Embracing the Spuds
Interview with Shirley Hutner | Photography as noted
When Dieffenbach’s, a family-owned business that specializes in kettle-cooked potato chips, realized blemished potatoes were going to waste, it saw an opportunity in the market to embrace the imperfect potatoes and turn them into delicious potato chips, helping farmers and saving millions of pounds of potatoes.
When and where did Dieffenbach’s originate as a company?
In 1964, Mark Dieffenbach started making his own potato chips on his kitchen stove in Berks County, Pennsylvania. His chips became very popular with family and friends; a short time later he built his own kettle cookers, which the third generation of the Dieffenbach family stills uses today. As the business grew, Mark needed larger fryers and expanded from his kitchen to a small plant in the garage.
Where did the idea for Uglies come from?
When the company began, we would sometimes receive potatoes that weren’t perfect. They were still great potatoes, but they did not meet our standards for a Dieffenbach’s-branded product. We instead used those potatoes to make chips that we sold only in our factory store. Consumers loved them, so we decided to develop the national brand Uglies. They were introduced at the Pennsylvania Farm Show in 2017. The brand has taken off, and we have saved over 3.4 million potatoes since then.
How do USDA Grades and Standards for Fruits and Vegetables affect the produce industry?
Since 1945, the USDA Grades and Standards for Fruits and Vegetables has defined what is “perfect produce” to the fruit, vegetable, and specialty-crop growers and buyers. Although the standards are voluntary, produce that doesn’t meet these standards gets rejected. We’ve become accustomed to expecting our tomatoes to be perfectly round, our vegetables symmetrical, and our fruit unblemished. These expectations have driven up the costs of produce and created the problem of food waste. Each year, six billion pounds (26 percent) of produce goes unharvested or unsold for aesthetic reasons. Much of the rejected produce goes unused and is plowed under at the farms or ends up in landfills.
Is food waste increasing or decreasing?
While the trend of food waste appears to be increasing, consumers, producers, and retailers are becoming more aware of the issue and are finding creative ways to deal with this crisis.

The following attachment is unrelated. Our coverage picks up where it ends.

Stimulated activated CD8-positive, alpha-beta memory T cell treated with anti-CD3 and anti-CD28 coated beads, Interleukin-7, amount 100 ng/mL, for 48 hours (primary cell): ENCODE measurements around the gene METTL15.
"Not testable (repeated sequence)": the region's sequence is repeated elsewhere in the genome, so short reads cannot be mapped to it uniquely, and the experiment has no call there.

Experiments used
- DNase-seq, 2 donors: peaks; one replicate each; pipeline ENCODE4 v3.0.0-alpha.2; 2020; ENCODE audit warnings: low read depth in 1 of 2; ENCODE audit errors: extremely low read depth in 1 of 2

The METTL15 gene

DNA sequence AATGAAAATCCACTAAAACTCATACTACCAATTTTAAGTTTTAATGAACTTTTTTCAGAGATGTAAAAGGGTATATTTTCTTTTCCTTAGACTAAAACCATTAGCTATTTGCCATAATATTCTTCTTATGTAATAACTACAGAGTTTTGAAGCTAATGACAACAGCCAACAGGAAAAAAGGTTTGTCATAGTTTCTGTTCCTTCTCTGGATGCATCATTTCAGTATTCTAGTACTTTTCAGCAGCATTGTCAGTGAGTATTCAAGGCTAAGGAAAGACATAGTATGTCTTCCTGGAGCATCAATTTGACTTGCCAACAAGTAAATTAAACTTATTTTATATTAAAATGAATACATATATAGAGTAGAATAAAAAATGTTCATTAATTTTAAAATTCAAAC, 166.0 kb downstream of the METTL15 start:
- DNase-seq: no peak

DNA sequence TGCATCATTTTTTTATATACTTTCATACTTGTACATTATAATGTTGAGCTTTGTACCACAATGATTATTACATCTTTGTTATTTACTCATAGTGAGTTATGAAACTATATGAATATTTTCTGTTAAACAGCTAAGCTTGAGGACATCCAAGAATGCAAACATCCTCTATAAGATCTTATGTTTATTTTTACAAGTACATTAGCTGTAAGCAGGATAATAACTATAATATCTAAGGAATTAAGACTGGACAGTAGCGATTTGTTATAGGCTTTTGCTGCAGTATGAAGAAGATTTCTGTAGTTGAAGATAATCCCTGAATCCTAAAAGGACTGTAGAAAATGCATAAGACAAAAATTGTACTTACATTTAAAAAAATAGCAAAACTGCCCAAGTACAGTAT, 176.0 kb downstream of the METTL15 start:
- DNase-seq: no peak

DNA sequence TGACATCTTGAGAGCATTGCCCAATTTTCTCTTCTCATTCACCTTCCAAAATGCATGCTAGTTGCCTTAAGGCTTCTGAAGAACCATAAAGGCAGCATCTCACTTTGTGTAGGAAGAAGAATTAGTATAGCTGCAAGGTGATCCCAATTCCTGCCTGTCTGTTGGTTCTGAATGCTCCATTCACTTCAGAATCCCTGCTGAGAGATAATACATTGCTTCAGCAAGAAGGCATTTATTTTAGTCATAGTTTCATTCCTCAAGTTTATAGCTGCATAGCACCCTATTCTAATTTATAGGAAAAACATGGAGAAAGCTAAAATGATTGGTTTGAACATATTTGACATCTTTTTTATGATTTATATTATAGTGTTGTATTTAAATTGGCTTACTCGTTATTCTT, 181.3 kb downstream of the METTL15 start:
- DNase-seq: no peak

Where do the potatoes that make Uglies come from?
We rescue these potatoes at different stages of the supply chain—as far back as the farm all the way to the doorsteps of a potato chip plant.
How does this help farmers?
We are creating a market for these unwanted potatoes and turning a bad situation into a positive, not only for the farmer but also for the community and the planet.
Will you briefly take us through the process of making a potato chip?
We are able to use our same production lines for Uglies as we do for our other root vegetable chips. The potatoes come in via truckload and are placed on a conveyor belt, where they are sorted, washed, and peeled. The potatoes are washed once more and then sliced. The sliced potatoes go into the kettle to be cooked and are then seasoned to perfection, bagged, and packed into a case.
What flavors do you offer?
Original Sea Salt, Barbecue, Buffalo Ranch, Salt and Vinegar, and Jalapeño.
What was the idea behind the packaging?
We wanted to develop packaging that really conveyed our brand, Uglies. The idea at first was that we were using reject potatoes, which is where the thumbs down came from. But we took the word “rejected” off the packaging because some retailers thought we were using inedible potatoes. We wanted to add a little fun to our packaging, and that is how Sir Spudly came to be. Each bag has a different version of Sir Spudly wearing some type of hat, like a cowboy hat or a top hat.
Where are Uglies potato chips sold?
Uglies are sold at local grocery stores in Pennsylvania and online at Amazon and ugliessnacks.com.
How many facilities do you have?
Right now, we have two facilities—one in Womelsdorf and one a few miles down the road in Bethel.
Does being in Pennsylvania inform some of the decisions the company makes?
We are in the heart of the Pennsylvania Dutch area where many snack food companies started. We have a lot of resources in this area for a family company to be successful.
What has been the consumer response to Uglies potato chips?
We have had a great response—consumers love the product. I was just on the phone with a consumer yesterday who said our barbecue seasoning was the best she ever tasted. Consumers also like to know they are helping to reduce food waste and that we are donating 10 percent of our profits to a local hunger-fighting organization.
What is the ultimate goal for Uglies?
Our goal is to be able to create a market that is large enough with the Uglies brand that we don’t have to turn away any ugly potatoes. While we saved 1.6 million pounds of potatoes in 2019 alone, there are far too many more that went to waste. Along with reducing food waste, every potato we upcycle into a premium product allows us to donate to the local charity. We love our consumers and want to bring them the best tasting chips in new and exciting flavors while also bringing a little fun to their lives with our whimsical packaging.
For more info, visit ugliessnacks.com